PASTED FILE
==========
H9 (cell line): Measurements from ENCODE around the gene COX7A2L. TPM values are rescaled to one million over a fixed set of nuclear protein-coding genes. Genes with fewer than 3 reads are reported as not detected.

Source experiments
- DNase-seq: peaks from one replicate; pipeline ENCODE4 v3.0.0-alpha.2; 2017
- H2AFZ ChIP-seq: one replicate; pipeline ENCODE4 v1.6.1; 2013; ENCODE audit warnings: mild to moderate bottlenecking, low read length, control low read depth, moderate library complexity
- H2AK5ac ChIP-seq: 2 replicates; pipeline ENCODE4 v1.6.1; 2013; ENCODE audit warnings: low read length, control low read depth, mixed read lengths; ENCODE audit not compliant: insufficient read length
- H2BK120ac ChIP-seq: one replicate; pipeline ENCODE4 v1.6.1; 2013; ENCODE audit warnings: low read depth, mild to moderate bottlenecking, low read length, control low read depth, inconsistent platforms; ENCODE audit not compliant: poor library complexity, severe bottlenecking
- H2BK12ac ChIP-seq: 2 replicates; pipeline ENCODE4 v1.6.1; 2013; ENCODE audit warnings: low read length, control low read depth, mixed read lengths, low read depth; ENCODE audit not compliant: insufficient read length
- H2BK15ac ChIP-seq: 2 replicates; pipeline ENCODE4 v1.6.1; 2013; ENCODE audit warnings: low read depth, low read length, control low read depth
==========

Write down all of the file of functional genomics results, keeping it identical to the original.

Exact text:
H9 (cell line): Measurements from ENCODE around the gene COX7A2L. TPM values are rescaled to one million over a fixed set of nuclear protein-coding genes. Genes with fewer than 3 reads are reported as not detected.

Source experiments
- DNase-seq: peaks from one replicate; pipeline ENCODE4 v3.0.0-alpha.2; 2017
- H2AFZ ChIP-seq: one replicate; pipeline ENCODE4 v1.6.1; 2013; ENCODE audit warnings: mild to moderate bottlenecking, low read length, control low read depth, moderate library complexity
- H2AK5ac ChIP-seq: 2 replicates; pipeline ENCODE4 v1.6.1; 2013; ENCODE audit warnings: low read length, control low read depth, mixed read lengths; ENCODE audit not compliant: insufficient read length
- H2BK120ac ChIP-seq: one replicate; pipeline ENCODE4 v1.6.1; 2013; ENCODE audit warnings: low read depth, mild to moderate bottlenecking, low read length, control low read depth, inconsistent platforms; ENCODE audit not compliant: poor library complexity, severe bottlenecking
- H2BK12ac ChIP-seq: 2 replicates; pipeline ENCODE4 v1.6.1; 2013; ENCODE audit warnings: low read length, control low read depth, mixed read lengths, low read depth; ENCODE audit not compliant: insufficient read length
- H2BK15ac ChIP-seq: 2 replicates; pipeline ENCODE4 v1.6.1; 2013; ENCODE audit warnings: low read depth, low read length, control low read depth